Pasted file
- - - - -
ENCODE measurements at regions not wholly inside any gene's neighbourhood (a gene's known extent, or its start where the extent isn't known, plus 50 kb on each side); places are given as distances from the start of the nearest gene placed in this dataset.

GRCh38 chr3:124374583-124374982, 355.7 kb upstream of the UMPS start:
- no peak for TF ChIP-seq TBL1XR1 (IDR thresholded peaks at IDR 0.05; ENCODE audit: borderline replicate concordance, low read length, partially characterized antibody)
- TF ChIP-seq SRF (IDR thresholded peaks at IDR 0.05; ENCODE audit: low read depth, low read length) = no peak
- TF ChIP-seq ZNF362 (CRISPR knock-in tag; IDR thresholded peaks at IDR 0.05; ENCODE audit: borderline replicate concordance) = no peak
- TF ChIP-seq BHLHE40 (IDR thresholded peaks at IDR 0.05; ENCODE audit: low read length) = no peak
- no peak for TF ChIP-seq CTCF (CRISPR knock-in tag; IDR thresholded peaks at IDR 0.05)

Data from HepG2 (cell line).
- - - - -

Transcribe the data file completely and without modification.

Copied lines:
ENCODE measurements at regions not wholly inside any gene's neighbourhood (a gene's known extent, or its start where the extent isn't known, plus 50 kb on each side); places are given as distances from the start of the nearest gene placed in this dataset.

GRCh38 chr3:124374583-124374982, 355.7 kb upstream of the UMPS start:
- no peak for TF ChIP-seq TBL1XR1 (IDR thresholded peaks at IDR 0.05; ENCODE audit: borderline replicate concordance, low read length, partially characterized antibody)
- TF ChIP-seq SRF (IDR thresholded peaks at IDR 0.05; ENCODE audit: low read depth, low read length) = no peak
- TF ChIP-seq ZNF362 (CRISPR knock-in tag; IDR thresholded peaks at IDR 0.05; ENCODE audit: borderline replicate concordance) = no peak
- TF ChIP-seq BHLHE40 (IDR thresholded peaks at IDR 0.05; ENCODE audit: low read length) = no peak
- no peak for TF ChIP-seq CTCF (CRISPR knock-in tag; IDR thresholded peaks at IDR 0.05)

Data from HepG2 (cell line).